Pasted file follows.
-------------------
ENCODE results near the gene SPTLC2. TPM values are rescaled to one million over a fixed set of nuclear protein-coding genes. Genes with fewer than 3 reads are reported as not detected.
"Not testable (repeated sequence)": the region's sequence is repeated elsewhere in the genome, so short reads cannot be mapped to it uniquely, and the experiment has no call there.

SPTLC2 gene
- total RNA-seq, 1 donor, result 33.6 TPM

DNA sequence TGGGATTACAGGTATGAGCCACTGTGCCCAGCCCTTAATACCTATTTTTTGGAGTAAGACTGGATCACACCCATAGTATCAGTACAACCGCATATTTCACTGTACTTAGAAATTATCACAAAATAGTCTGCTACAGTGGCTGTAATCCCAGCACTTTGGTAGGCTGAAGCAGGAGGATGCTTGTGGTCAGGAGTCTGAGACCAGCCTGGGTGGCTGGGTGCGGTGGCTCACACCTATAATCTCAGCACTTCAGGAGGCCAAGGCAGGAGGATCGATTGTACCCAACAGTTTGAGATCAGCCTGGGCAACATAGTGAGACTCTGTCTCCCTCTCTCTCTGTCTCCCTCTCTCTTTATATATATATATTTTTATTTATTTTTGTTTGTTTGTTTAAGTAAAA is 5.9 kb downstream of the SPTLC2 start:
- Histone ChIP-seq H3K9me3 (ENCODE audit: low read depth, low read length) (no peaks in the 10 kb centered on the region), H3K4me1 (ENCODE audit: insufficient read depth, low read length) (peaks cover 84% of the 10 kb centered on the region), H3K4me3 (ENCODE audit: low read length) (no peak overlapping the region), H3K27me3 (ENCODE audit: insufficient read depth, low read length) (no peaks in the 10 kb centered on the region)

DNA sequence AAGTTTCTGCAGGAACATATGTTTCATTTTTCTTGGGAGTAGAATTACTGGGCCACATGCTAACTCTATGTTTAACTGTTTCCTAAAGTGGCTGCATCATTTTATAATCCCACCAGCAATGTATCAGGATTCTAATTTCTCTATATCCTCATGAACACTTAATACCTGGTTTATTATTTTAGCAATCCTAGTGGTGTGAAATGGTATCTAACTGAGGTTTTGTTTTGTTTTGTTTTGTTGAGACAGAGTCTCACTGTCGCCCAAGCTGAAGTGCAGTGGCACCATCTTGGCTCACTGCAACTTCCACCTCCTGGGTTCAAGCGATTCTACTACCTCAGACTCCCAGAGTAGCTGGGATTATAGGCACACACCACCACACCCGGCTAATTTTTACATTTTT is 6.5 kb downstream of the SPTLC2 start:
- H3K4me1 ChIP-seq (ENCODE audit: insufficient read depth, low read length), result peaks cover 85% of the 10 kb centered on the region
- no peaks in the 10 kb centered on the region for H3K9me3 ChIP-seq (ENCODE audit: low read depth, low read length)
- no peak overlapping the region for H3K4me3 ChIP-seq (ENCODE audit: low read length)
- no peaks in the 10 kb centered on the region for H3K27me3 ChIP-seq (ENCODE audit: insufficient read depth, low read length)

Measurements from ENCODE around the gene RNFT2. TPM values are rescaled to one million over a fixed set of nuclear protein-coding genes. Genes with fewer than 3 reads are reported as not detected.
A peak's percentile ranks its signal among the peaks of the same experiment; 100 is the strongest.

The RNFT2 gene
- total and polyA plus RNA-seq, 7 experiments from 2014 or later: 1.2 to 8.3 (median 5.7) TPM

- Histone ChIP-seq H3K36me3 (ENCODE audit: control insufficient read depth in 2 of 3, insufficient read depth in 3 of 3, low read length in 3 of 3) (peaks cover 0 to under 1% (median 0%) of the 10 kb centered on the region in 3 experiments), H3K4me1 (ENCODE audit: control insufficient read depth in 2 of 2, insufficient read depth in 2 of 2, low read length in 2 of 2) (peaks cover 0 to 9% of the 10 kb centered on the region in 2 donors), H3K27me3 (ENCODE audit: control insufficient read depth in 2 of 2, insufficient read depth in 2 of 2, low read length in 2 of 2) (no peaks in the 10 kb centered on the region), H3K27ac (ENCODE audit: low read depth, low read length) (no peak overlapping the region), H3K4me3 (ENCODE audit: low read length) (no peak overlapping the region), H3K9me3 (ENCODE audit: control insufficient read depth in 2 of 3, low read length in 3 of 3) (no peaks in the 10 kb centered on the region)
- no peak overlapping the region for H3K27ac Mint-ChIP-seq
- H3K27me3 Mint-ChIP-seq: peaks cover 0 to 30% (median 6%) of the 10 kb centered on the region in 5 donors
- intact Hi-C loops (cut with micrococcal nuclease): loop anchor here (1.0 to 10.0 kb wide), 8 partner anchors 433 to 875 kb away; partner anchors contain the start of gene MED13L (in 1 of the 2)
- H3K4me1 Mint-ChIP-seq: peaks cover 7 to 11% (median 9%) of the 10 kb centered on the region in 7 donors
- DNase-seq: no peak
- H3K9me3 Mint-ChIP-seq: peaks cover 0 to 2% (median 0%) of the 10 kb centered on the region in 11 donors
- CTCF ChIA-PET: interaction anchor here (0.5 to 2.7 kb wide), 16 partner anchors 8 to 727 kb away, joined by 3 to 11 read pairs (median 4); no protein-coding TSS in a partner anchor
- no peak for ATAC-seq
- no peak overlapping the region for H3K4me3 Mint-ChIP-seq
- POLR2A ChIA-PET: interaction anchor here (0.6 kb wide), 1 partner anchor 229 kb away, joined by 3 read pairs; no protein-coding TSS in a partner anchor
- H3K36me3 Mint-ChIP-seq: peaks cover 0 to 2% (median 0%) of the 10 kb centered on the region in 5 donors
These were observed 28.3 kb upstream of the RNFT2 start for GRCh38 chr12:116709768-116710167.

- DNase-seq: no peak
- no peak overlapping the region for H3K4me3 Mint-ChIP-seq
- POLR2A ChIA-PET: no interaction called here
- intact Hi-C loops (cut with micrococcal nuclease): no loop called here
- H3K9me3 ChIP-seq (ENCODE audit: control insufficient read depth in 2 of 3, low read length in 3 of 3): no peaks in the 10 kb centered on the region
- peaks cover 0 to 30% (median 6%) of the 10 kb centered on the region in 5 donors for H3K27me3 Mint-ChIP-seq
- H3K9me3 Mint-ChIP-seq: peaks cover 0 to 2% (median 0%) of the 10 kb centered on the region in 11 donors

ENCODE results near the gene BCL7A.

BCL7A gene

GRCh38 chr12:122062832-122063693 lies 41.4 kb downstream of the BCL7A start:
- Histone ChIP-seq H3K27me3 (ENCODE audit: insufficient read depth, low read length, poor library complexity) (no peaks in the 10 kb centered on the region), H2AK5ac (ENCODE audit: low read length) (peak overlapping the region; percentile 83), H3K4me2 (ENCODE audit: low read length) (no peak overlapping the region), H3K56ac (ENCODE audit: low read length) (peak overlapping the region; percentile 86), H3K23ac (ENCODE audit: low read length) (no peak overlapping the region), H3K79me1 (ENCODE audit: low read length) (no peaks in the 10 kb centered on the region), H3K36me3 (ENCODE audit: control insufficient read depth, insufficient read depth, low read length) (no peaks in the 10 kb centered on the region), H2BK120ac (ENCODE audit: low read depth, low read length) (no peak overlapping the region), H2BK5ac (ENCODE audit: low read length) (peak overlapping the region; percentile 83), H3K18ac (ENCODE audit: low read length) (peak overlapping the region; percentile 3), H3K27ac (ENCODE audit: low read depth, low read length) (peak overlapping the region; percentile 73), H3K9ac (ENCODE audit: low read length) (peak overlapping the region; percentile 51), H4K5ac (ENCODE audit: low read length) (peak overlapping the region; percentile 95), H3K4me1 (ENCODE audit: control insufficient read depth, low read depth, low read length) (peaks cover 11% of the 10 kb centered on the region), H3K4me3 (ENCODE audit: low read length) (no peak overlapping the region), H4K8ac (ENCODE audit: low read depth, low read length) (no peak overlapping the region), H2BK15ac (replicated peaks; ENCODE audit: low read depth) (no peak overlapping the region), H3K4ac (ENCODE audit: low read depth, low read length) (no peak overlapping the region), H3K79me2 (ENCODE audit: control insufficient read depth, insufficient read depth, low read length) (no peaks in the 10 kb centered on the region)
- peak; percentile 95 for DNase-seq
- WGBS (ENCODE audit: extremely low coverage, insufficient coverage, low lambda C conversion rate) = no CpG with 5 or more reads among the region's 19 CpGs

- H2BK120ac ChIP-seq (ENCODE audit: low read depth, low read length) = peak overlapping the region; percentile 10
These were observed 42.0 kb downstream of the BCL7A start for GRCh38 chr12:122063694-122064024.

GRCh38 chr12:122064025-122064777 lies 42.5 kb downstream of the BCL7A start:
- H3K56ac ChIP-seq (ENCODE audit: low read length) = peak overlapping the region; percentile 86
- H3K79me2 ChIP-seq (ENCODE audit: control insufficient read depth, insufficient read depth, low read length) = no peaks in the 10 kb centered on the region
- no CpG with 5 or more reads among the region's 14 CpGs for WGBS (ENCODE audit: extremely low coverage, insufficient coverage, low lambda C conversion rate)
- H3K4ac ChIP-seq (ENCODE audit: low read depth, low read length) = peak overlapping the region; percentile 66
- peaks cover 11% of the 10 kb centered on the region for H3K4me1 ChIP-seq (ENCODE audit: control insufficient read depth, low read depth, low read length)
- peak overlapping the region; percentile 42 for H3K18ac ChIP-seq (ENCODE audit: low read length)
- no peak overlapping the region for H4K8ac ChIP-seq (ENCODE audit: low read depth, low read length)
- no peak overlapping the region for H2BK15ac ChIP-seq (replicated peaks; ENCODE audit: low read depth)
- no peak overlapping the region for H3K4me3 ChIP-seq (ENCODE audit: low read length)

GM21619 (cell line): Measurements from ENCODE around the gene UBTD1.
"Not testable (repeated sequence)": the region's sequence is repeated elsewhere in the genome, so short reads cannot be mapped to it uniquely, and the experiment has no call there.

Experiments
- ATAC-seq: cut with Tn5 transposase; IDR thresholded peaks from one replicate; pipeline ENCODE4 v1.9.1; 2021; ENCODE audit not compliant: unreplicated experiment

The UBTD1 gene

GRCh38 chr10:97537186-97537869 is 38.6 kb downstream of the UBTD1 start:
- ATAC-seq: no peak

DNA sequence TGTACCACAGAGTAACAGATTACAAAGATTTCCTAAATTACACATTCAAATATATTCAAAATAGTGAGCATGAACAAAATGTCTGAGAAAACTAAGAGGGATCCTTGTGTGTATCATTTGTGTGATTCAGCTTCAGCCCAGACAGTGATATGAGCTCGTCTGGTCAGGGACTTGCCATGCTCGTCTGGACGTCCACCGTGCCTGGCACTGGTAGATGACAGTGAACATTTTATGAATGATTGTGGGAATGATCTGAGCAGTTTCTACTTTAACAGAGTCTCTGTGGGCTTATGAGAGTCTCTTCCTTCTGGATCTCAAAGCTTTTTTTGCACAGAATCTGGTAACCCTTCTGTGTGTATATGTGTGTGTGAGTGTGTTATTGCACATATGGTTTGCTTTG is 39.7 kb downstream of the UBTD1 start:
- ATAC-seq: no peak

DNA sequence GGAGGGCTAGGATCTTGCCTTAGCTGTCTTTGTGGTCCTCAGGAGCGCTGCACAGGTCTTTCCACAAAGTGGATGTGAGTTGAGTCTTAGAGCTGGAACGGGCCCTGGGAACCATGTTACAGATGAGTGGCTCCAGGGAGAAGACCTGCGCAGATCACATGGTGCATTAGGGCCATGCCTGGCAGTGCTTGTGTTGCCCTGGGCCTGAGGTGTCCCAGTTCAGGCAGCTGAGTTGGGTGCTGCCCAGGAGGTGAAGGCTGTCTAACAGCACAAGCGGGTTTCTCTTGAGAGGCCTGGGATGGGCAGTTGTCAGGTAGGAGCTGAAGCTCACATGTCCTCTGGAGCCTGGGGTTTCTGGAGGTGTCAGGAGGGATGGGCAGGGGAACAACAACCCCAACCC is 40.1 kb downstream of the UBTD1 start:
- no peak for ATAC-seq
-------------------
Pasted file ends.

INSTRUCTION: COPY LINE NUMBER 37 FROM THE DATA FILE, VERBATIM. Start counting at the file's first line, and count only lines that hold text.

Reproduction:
BCL7A gene